Robert Towne based his masterful original screenplay on the William Mulholland – Owens Valley – Los Angeles Aqueduct events of the early teens – the LA Aqueduct was completed in 1913, emptying into the Van Norman Dam in the northern part of San Fernando Valley – and Towne transported those events forward in time to 1937. To a time when the LA on film is recognizable as the LA of the seventies and the LA of today. Roman Polanski, like Hitchcock, was a great director who was born to work in Hollywood. A genius behind the camera when he was working with the greatest technicians on the planet as he was here – cinematographer John A. Alonzo lovingly using a palette of yellows and browns in the desert heat, Richard Sylbert’s production design, Anthea Sylbert’s costumes, and Sam O’Steen’s editing – he captured the FEEL of LA better than anyone before or sense. Having experienced some horrific personal tragedies, he gave the film a preordained feeling of doom and melancholy and, in the process, gave us the greatest color Film Noir.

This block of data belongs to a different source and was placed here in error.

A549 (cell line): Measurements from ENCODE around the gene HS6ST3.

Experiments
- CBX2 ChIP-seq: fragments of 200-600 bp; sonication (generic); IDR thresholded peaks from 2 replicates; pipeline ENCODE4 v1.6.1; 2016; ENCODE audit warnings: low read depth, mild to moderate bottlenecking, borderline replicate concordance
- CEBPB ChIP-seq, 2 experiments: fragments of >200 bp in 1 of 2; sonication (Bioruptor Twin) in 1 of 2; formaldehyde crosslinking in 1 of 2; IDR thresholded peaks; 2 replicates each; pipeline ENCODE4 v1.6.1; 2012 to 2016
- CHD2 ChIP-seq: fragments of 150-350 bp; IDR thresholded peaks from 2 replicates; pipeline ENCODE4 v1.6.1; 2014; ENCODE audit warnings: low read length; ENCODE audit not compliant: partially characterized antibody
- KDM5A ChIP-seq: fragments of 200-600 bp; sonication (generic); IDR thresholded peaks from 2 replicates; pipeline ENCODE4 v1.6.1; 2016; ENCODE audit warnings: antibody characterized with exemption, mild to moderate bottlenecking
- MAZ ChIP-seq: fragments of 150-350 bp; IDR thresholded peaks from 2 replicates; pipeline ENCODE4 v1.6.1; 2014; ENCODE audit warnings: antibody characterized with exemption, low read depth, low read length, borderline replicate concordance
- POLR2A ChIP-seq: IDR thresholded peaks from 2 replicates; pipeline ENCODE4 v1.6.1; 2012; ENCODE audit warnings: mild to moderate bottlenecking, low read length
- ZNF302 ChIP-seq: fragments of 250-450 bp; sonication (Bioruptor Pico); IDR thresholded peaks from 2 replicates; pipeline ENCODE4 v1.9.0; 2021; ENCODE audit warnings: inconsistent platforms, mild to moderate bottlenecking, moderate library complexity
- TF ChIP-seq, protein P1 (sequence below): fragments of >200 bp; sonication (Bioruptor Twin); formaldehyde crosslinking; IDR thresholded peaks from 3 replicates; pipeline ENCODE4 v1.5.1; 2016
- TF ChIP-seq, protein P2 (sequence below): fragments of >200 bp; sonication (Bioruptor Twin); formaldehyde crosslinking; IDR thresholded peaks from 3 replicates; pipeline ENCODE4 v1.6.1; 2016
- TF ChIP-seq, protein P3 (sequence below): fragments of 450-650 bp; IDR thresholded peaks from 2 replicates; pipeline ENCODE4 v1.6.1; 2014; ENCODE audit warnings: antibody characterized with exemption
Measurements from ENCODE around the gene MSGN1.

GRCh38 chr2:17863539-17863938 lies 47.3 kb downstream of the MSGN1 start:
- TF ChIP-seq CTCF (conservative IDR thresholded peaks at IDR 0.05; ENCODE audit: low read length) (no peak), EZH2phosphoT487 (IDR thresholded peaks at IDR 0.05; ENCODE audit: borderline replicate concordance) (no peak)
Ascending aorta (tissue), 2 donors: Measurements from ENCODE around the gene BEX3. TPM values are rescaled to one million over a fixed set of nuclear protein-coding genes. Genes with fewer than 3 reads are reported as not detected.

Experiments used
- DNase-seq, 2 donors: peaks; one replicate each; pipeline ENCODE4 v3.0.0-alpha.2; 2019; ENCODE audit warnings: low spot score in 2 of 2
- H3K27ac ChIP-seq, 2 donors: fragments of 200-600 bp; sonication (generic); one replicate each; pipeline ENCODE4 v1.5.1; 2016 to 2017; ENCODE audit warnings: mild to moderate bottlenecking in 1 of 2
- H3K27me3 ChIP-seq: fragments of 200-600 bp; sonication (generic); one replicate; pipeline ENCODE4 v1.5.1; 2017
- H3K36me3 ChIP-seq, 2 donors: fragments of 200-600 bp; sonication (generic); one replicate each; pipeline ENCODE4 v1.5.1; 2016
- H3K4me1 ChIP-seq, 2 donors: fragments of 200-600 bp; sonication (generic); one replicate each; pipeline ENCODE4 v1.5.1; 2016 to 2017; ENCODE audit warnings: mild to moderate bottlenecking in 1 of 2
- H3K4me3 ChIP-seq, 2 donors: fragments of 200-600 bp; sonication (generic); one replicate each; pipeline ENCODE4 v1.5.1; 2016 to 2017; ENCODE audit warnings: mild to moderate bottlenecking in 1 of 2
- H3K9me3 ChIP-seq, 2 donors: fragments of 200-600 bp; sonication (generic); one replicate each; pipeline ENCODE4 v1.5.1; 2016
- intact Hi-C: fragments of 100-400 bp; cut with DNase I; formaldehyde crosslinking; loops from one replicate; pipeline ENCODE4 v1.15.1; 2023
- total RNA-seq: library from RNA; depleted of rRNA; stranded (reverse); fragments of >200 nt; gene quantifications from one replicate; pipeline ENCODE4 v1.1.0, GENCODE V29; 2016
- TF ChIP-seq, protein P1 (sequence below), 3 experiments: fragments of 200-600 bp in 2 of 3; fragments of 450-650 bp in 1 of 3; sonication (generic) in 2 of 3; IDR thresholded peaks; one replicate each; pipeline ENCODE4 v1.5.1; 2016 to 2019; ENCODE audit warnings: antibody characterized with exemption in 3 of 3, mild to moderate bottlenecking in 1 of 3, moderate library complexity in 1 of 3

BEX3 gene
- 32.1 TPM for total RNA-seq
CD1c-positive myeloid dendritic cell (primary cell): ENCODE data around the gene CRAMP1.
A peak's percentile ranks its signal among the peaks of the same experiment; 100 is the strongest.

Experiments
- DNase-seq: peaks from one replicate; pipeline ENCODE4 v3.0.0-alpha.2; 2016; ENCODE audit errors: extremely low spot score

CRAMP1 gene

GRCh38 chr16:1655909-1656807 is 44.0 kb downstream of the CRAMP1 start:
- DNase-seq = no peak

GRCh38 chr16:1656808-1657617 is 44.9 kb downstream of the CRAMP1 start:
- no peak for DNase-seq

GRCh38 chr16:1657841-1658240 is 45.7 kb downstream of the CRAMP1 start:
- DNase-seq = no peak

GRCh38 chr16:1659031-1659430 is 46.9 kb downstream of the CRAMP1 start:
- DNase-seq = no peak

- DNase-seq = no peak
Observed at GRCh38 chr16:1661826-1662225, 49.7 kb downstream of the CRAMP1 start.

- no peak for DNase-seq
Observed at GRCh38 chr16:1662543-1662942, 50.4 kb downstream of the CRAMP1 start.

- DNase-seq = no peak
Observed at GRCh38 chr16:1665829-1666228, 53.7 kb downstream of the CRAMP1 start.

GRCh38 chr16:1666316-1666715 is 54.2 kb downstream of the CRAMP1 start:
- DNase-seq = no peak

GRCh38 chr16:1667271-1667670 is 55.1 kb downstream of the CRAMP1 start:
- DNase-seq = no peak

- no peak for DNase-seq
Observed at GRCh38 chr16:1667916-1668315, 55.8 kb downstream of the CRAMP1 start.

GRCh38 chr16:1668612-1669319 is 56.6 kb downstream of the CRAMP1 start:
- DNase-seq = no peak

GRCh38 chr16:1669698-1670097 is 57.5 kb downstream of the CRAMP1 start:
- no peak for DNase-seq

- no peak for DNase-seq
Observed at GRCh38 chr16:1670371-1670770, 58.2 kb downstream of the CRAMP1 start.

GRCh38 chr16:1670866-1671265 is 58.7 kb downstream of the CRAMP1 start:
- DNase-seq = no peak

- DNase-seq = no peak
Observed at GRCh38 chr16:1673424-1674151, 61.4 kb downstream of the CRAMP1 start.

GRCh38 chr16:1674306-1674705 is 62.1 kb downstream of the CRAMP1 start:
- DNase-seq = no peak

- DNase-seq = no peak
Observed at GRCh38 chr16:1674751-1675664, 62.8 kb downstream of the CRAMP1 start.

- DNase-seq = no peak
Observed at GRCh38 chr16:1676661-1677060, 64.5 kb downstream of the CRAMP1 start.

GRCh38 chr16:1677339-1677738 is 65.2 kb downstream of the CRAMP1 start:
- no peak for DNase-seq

Jack Nicholson (arguably, Hollywood’s greatest actor) gives his greatest performance here as J. J. ” Jake” Gittes, a private investigator who gets in way over his head when he starts to investigate the business dealings of water baron Noah Cross (a brilliant John Huston) and may, inadvertently, be responsible for the death of the woman he loves, the film’s femme fatale Evelyn Mulwray, magnificently played by Faye Dunaway.
As if this wasn’t enough, the film is bathed in the notes of the greatest movie score ever written – Jerry Goldsmith’s haunting trumpet-based masterpiece.
Nominated for 11 Oscars.
A single win for Robert Towne’s original screenplay.
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